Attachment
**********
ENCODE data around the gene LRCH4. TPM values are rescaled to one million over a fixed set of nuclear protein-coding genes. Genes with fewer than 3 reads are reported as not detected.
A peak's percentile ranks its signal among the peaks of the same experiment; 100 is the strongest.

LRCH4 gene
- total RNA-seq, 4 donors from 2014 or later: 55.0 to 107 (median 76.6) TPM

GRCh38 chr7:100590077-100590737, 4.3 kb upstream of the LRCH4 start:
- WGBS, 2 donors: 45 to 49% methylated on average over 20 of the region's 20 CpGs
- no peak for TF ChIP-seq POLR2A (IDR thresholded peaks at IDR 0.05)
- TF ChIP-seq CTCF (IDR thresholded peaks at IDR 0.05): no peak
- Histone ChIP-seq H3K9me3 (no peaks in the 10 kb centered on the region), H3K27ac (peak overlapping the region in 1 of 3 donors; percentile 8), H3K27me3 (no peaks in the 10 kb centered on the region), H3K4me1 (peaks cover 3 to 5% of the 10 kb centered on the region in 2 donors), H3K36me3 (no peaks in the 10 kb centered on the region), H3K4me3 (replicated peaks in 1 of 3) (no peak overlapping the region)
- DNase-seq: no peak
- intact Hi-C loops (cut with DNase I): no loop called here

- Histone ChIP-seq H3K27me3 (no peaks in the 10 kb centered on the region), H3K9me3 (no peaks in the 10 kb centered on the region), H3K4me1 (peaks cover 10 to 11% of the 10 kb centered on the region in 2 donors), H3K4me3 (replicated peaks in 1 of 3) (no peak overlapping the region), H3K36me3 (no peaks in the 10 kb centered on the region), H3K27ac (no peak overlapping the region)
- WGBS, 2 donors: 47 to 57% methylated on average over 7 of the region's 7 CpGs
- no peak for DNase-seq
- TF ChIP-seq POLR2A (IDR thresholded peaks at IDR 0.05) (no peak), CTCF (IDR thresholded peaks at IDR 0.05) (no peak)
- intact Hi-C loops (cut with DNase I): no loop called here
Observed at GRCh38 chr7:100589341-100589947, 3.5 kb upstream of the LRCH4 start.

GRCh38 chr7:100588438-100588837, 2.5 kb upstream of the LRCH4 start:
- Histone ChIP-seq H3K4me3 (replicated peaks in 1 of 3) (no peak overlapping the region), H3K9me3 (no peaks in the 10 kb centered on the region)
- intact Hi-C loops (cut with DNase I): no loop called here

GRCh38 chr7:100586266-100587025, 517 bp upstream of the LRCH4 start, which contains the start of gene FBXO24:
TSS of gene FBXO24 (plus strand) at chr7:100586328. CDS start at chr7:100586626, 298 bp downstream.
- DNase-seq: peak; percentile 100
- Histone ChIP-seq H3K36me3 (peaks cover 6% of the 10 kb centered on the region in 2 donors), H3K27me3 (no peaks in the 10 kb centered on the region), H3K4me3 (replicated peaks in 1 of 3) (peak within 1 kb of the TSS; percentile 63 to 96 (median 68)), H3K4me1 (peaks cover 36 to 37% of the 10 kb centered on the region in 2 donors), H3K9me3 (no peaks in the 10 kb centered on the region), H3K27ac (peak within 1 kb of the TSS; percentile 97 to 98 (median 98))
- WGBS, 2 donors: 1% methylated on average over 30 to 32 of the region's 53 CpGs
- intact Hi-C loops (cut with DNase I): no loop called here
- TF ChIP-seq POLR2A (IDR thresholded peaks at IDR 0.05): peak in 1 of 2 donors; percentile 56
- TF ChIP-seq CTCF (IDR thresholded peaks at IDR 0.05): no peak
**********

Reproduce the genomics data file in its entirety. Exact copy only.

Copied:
ENCODE data around the gene LRCH4. TPM values are rescaled to one million over a fixed set of nuclear protein-coding genes. Genes with fewer than 3 reads are reported as not detected.
A peak's percentile ranks its signal among the peaks of the same experiment; 100 is the strongest.

LRCH4 gene
- total RNA-seq, 4 donors from 2014 or later: 55.0 to 107 (median 76.6) TPM

GRCh38 chr7:100590077-100590737, 4.3 kb upstream of the LRCH4 start:
- WGBS, 2 donors: 45 to 49% methylated on average over 20 of the region's 20 CpGs
- no peak for TF ChIP-seq POLR2A (IDR thresholded peaks at IDR 0.05)
- TF ChIP-seq CTCF (IDR thresholded peaks at IDR 0.05): no peak
- Histone ChIP-seq H3K9me3 (no peaks in the 10 kb centered on the region), H3K27ac (peak overlapping the region in 1 of 3 donors; percentile 8), H3K27me3 (no peaks in the 10 kb centered on the region), H3K4me1 (peaks cover 3 to 5% of the 10 kb centered on the region in 2 donors), H3K36me3 (no peaks in the 10 kb centered on the region), H3K4me3 (replicated peaks in 1 of 3) (no peak overlapping the region)
- DNase-seq: no peak
- intact Hi-C loops (cut with DNase I): no loop called here

- Histone ChIP-seq H3K27me3 (no peaks in the 10 kb centered on the region), H3K9me3 (no peaks in the 10 kb centered on the region), H3K4me1 (peaks cover 10 to 11% of the 10 kb centered on the region in 2 donors), H3K4me3 (replicated peaks in 1 of 3) (no peak overlapping the region), H3K36me3 (no peaks in the 10 kb centered on the region), H3K27ac (no peak overlapping the region)
- WGBS, 2 donors: 47 to 57% methylated on average over 7 of the region's 7 CpGs
- no peak for DNase-seq
- TF ChIP-seq POLR2A (IDR thresholded peaks at IDR 0.05) (no peak), CTCF (IDR thresholded peaks at IDR 0.05) (no peak)
- intact Hi-C loops (cut with DNase I): no loop called here
Observed at GRCh38 chr7:100589341-100589947, 3.5 kb upstream of the LRCH4 start.

GRCh38 chr7:100588438-100588837, 2.5 kb upstream of the LRCH4 start:
- Histone ChIP-seq H3K4me3 (replicated peaks in 1 of 3) (no peak overlapping the region), H3K9me3 (no peaks in the 10 kb centered on the region)
- intact Hi-C loops (cut with DNase I): no loop called here

GRCh38 chr7:100586266-100587025, 517 bp upstream of the LRCH4 start, which contains the start of gene FBXO24:
TSS of gene FBXO24 (plus strand) at chr7:100586328. CDS start at chr7:100586626, 298 bp downstream.
- DNase-seq: peak; percentile 100
- Histone ChIP-seq H3K36me3 (peaks cover 6% of the 10 kb centered on the region in 2 donors), H3K27me3 (no peaks in the 10 kb centered on the region), H3K4me3 (replicated peaks in 1 of 3) (peak within 1 kb of the TSS; percentile 63 to 96 (median 68)), H3K4me1 (peaks cover 36 to 37% of the 10 kb centered on the region in 2 donors), H3K9me3 (no peaks in the 10 kb centered on the region), H3K27ac (peak within 1 kb of the TSS; percentile 97 to 98 (median 98))
- WGBS, 2 donors: 1% methylated on average over 30 to 32 of the region's 53 CpGs
- intact Hi-C loops (cut with DNase I): no loop called here
- TF ChIP-seq POLR2A (IDR thresholded peaks at IDR 0.05): peak in 1 of 2 donors; percentile 56
- TF ChIP-seq CTCF (IDR thresholded peaks at IDR 0.05): no peak